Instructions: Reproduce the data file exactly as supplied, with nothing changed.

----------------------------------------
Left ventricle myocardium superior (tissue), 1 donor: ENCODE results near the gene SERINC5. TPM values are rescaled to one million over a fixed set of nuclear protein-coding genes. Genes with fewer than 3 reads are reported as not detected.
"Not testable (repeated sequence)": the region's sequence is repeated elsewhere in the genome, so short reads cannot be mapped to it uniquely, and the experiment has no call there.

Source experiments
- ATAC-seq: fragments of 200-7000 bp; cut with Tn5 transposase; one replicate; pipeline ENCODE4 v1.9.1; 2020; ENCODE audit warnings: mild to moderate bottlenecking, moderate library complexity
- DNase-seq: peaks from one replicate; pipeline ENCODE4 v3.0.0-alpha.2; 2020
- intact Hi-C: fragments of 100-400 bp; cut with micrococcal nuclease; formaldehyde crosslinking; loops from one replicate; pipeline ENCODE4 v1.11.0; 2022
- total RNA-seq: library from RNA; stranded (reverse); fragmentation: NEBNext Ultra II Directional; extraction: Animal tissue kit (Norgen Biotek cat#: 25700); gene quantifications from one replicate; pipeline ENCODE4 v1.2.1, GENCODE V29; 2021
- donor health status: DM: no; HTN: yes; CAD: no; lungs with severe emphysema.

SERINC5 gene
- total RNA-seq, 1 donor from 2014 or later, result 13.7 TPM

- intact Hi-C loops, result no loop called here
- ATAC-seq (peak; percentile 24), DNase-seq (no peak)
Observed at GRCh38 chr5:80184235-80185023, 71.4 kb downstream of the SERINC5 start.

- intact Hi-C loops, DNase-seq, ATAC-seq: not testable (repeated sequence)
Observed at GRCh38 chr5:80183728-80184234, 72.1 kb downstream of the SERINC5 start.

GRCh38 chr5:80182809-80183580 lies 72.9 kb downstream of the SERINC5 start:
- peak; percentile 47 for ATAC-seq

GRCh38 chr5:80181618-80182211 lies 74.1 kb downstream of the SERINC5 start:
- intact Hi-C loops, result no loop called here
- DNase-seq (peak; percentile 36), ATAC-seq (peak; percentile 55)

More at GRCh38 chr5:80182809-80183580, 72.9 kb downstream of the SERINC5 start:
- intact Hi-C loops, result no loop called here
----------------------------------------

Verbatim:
Left ventricle myocardium superior (tissue), 1 donor: ENCODE results near the gene SERINC5. TPM values are rescaled to one million over a fixed set of nuclear protein-coding genes. Genes with fewer than 3 reads are reported as not detected.
"Not testable (repeated sequence)": the region's sequence is repeated elsewhere in the genome, so short reads cannot be mapped to it uniquely, and the experiment has no call there.

Source experiments
- ATAC-seq: fragments of 200-7000 bp; cut with Tn5 transposase; one replicate; pipeline ENCODE4 v1.9.1; 2020; ENCODE audit warnings: mild to moderate bottlenecking, moderate library complexity
- DNase-seq: peaks from one replicate; pipeline ENCODE4 v3.0.0-alpha.2; 2020
- intact Hi-C: fragments of 100-400 bp; cut with micrococcal nuclease; formaldehyde crosslinking; loops from one replicate; pipeline ENCODE4 v1.11.0; 2022
- total RNA-seq: library from RNA; stranded (reverse); fragmentation: NEBNext Ultra II Directional; extraction: Animal tissue kit (Norgen Biotek cat#: 25700); gene quantifications from one replicate; pipeline ENCODE4 v1.2.1, GENCODE V29; 2021
- donor health status: DM: no; HTN: yes; CAD: no; lungs with severe emphysema.

SERINC5 gene
- total RNA-seq, 1 donor from 2014 or later, result 13.7 TPM

- intact Hi-C loops, result no loop called here
- ATAC-seq (peak; percentile 24), DNase-seq (no peak)
Observed at GRCh38 chr5:80184235-80185023, 71.4 kb downstream of the SERINC5 start.

- intact Hi-C loops, DNase-seq, ATAC-seq: not testable (repeated sequence)
Observed at GRCh38 chr5:80183728-80184234, 72.1 kb downstream of the SERINC5 start.

GRCh38 chr5:80182809-80183580 lies 72.9 kb downstream of the SERINC5 start:
- peak; percentile 47 for ATAC-seq

GRCh38 chr5:80181618-80182211 lies 74.1 kb downstream of the SERINC5 start:
- intact Hi-C loops, result no loop called here
- DNase-seq (peak; percentile 36), ATAC-seq (peak; percentile 55)

More at GRCh38 chr5:80182809-80183580, 72.9 kb downstream of the SERINC5 start:
- intact Hi-C loops, result no loop called here